Responding to Strawberry Frog's Scott Goodson who said metrics such as MediaCheck could "rob commercials of edgy creative," AdJab's Chris Thilk took the words right out of our mouths writing, "You're [Goodson] the problem. Advertising is about selling, not entertaining. If you want to entertain go to Hollywood."
Like any inventive new technology, it doesn't take long before the invention is put to use for sex-related purposes. Back in October, 2005, Lexus used 3D video technology to project a moving image of its new model inside a storefront in Times Square. Now, according to The Spunker, a fashion store in
Copenhagen Berlin is using the technology to project a very life-like image of a model stripping in the window-front. Hasn't anyone launched iPorn yet? Oh, yea. They have.
For web designers, Flash animators, computer games developers, video artists and creatives in search of good music for their work can now turn to Premiumbeat, a service that offers royalty-free music. The site is categorized by genre and includes music preview and quick download. We thought you creatives out there would like to know.
For you creative types, Adobe has launched three new product bundles that combine Adobe Creative Suite 2 and Adobe video tools with the just-released Macromedia Flash Professional 8 and Macromedia Studio 8 software. Adobe acquired the Macromedia product line when the company purchased Macromedia, a transaction that formally closed on December 3, 2005.
The new product configurations are: the Adobe Design Bundle that combines Adobe Creative Suite 2 Premium with Flash Professional 8 software; the Adobe Web Bundle that brings together Adobe Creative Suite 2 Premium and Studio 8; and the Adobe Video Bundle that delivers Adobe video solutions coupled with Flash Professional 8. The Adobe Design Bundle and Web Bundle are available for purchase today and the Adobe Video Bundle is expected to ship in early 2006. Go get creative.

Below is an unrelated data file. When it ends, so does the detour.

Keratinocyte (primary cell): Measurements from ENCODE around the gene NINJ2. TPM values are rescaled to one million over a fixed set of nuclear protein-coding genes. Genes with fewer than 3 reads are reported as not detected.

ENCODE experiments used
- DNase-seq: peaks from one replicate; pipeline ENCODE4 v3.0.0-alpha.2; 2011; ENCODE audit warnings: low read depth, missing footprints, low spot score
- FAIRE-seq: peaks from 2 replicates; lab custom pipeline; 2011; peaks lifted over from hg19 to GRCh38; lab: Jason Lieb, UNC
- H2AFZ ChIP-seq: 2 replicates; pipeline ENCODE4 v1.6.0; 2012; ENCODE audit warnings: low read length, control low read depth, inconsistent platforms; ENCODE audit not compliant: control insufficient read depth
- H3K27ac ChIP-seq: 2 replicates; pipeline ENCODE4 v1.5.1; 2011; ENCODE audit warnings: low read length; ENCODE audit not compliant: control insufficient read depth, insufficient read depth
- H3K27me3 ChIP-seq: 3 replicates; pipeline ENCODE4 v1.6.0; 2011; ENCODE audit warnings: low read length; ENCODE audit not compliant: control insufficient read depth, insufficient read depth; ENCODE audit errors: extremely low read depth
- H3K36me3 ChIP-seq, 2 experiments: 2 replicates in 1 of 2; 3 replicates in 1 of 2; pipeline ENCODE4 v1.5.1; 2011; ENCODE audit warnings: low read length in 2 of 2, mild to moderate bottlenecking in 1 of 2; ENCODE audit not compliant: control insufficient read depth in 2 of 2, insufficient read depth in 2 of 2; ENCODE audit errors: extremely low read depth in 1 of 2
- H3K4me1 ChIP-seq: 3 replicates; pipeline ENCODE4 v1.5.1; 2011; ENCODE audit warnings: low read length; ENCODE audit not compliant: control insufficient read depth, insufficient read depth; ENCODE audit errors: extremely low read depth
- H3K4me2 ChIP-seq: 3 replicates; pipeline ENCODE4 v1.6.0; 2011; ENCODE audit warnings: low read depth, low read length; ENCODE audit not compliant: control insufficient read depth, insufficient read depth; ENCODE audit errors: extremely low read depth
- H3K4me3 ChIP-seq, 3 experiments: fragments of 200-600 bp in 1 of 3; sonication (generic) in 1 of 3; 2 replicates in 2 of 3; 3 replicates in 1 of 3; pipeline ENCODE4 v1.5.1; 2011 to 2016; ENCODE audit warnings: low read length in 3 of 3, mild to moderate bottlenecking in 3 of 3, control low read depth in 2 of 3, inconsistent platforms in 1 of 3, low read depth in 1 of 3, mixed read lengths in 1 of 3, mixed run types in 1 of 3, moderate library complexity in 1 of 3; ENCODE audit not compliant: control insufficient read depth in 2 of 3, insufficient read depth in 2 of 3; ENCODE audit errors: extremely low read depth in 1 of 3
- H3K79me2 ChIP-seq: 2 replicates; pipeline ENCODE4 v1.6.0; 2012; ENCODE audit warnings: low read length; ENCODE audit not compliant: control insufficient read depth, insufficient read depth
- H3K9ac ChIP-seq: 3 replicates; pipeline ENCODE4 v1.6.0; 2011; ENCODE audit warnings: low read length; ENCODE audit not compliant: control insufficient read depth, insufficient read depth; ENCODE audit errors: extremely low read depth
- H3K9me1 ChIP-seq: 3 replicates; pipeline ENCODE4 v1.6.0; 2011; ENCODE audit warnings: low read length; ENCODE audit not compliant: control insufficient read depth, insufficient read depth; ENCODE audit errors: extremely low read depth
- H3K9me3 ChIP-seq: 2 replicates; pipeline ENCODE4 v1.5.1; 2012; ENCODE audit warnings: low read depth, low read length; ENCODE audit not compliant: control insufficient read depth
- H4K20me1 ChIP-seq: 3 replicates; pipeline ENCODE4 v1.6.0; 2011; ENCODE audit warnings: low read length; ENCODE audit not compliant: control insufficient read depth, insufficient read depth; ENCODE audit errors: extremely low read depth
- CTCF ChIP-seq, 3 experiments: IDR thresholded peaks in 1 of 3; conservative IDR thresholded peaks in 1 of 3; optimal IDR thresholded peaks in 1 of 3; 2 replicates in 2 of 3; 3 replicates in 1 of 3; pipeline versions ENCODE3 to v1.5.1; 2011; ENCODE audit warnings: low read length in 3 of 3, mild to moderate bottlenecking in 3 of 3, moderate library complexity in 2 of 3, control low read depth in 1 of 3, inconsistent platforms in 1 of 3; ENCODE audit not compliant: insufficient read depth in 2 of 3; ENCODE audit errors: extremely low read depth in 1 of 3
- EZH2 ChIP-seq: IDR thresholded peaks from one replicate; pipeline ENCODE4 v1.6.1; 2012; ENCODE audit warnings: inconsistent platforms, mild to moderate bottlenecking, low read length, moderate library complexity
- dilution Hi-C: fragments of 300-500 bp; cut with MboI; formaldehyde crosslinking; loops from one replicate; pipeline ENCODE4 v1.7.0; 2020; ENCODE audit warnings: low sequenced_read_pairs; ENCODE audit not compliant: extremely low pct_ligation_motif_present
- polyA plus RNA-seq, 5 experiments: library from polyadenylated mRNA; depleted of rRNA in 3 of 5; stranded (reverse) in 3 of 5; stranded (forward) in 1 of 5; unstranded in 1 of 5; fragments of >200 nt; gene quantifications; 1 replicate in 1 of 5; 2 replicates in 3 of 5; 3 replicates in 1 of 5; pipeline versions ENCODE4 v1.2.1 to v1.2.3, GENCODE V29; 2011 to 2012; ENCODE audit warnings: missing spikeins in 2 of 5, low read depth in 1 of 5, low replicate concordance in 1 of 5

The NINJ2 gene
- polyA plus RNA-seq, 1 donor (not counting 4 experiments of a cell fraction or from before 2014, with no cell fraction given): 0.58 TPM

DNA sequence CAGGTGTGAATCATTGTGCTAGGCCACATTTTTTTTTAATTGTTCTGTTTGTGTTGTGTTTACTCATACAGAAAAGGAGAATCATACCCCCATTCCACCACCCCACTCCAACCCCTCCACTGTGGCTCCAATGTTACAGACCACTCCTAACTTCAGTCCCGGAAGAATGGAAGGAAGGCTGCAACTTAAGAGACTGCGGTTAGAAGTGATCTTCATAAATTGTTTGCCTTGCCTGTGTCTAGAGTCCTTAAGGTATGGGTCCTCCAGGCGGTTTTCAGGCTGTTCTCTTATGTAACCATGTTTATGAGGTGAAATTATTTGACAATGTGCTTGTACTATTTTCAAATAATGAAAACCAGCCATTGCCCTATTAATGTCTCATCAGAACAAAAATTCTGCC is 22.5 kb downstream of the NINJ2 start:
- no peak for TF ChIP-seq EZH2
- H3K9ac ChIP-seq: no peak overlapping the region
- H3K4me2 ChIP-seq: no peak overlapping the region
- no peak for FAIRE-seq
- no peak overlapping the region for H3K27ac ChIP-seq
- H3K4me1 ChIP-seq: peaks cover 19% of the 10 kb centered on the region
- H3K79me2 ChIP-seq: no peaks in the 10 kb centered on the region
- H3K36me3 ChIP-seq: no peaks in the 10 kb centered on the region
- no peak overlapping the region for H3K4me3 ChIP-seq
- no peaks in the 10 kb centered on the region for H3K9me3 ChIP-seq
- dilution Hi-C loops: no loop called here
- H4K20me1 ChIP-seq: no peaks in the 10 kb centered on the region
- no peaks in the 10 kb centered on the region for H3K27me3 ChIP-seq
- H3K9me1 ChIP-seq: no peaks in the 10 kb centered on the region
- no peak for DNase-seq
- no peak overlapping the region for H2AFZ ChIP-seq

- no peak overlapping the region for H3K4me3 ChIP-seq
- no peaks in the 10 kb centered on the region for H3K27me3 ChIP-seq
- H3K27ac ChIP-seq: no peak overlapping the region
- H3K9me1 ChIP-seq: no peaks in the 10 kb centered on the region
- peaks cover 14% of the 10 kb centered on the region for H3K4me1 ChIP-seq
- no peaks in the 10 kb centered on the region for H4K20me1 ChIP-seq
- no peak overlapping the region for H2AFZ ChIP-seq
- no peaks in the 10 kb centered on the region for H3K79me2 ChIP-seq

Eluded to at a recent ad:tech conference in New York, Word of mouth research and planning firm BuzzMetrics has launched a syndicated service to measure television discussion on blogs, message boards and other social media. Called TV*BuzzMetrics, the ratings service will provide television executives and advertisers "ongoing qualitative insights that help explain key drivers of viewer engagement, and understand potential value of new programs." Making this all possible, BuzzMetrics is a business affiliate of VNU, owner of research brands ACNielsen and Nielsen Media Research.
Billing itself as the "social marketplace for royalty-free stock images," Fotolia recently launched an online social marketplace for creative digital stock images in four languages, where photographers and designers of all levels can store, share and monetize their photographs and illustrations. Fotolia, which offers free membership, allows graphic artists, web designers, art directors, and consumers to obtain legal, royalty free stock images for use in electronic and print materials for free or starting as low as $1. Start buying.